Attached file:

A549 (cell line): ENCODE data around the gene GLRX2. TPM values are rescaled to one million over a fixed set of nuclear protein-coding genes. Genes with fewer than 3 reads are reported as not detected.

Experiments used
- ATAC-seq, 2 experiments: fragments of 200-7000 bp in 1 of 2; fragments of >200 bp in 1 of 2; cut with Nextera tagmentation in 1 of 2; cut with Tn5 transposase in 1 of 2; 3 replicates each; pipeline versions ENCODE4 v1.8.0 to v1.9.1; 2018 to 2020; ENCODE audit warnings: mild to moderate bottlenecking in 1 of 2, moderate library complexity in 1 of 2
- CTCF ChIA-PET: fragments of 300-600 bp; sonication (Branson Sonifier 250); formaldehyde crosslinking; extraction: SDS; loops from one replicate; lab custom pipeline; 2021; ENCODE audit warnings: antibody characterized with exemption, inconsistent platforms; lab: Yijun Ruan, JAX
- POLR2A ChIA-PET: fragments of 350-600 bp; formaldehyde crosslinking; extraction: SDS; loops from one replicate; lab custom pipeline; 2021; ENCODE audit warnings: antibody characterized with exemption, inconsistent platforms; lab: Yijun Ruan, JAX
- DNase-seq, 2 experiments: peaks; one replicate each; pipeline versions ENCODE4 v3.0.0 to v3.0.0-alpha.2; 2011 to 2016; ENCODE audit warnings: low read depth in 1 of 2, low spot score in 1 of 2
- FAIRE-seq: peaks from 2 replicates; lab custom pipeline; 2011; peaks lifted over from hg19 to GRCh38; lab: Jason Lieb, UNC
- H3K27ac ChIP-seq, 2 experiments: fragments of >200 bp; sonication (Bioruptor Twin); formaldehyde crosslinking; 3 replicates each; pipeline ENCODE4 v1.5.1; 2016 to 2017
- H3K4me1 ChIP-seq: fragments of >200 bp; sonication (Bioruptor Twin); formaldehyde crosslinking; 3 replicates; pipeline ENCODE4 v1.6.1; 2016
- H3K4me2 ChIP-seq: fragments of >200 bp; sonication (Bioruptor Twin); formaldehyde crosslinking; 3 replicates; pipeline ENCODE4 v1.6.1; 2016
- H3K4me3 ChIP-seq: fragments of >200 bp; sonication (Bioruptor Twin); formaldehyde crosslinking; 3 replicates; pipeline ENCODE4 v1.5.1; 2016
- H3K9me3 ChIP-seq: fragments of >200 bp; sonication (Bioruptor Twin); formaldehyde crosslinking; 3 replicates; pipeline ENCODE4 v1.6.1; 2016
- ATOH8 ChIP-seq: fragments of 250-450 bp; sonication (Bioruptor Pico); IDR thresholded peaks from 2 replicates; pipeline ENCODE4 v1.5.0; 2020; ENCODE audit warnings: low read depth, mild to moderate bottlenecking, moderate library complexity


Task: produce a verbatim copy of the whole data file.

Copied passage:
A549 (cell line): ENCODE data around the gene GLRX2. TPM values are rescaled to one million over a fixed set of nuclear protein-coding genes. Genes with fewer than 3 reads are reported as not detected.

Experiments used
- ATAC-seq, 2 experiments: fragments of 200-7000 bp in 1 of 2; fragments of >200 bp in 1 of 2; cut with Nextera tagmentation in 1 of 2; cut with Tn5 transposase in 1 of 2; 3 replicates each; pipeline versions ENCODE4 v1.8.0 to v1.9.1; 2018 to 2020; ENCODE audit warnings: mild to moderate bottlenecking in 1 of 2, moderate library complexity in 1 of 2
- CTCF ChIA-PET: fragments of 300-600 bp; sonication (Branson Sonifier 250); formaldehyde crosslinking; extraction: SDS; loops from one replicate; lab custom pipeline; 2021; ENCODE audit warnings: antibody characterized with exemption, inconsistent platforms; lab: Yijun Ruan, JAX
- POLR2A ChIA-PET: fragments of 350-600 bp; formaldehyde crosslinking; extraction: SDS; loops from one replicate; lab custom pipeline; 2021; ENCODE audit warnings: antibody characterized with exemption, inconsistent platforms; lab: Yijun Ruan, JAX
- DNase-seq, 2 experiments: peaks; one replicate each; pipeline versions ENCODE4 v3.0.0 to v3.0.0-alpha.2; 2011 to 2016; ENCODE audit warnings: low read depth in 1 of 2, low spot score in 1 of 2
- FAIRE-seq: peaks from 2 replicates; lab custom pipeline; 2011; peaks lifted over from hg19 to GRCh38; lab: Jason Lieb, UNC
- H3K27ac ChIP-seq, 2 experiments: fragments of >200 bp; sonication (Bioruptor Twin); formaldehyde crosslinking; 3 replicates each; pipeline ENCODE4 v1.5.1; 2016 to 2017
- H3K4me1 ChIP-seq: fragments of >200 bp; sonication (Bioruptor Twin); formaldehyde crosslinking; 3 replicates; pipeline ENCODE4 v1.6.1; 2016
- H3K4me2 ChIP-seq: fragments of >200 bp; sonication (Bioruptor Twin); formaldehyde crosslinking; 3 replicates; pipeline ENCODE4 v1.6.1; 2016
- H3K4me3 ChIP-seq: fragments of >200 bp; sonication (Bioruptor Twin); formaldehyde crosslinking; 3 replicates; pipeline ENCODE4 v1.5.1; 2016
- H3K9me3 ChIP-seq: fragments of >200 bp; sonication (Bioruptor Twin); formaldehyde crosslinking; 3 replicates; pipeline ENCODE4 v1.6.1; 2016
- ATOH8 ChIP-seq: fragments of 250-450 bp; sonication (Bioruptor Pico); IDR thresholded peaks from 2 replicates; pipeline ENCODE4 v1.5.0; 2020; ENCODE audit warnings: low read depth, mild to moderate bottlenecking, moderate library complexity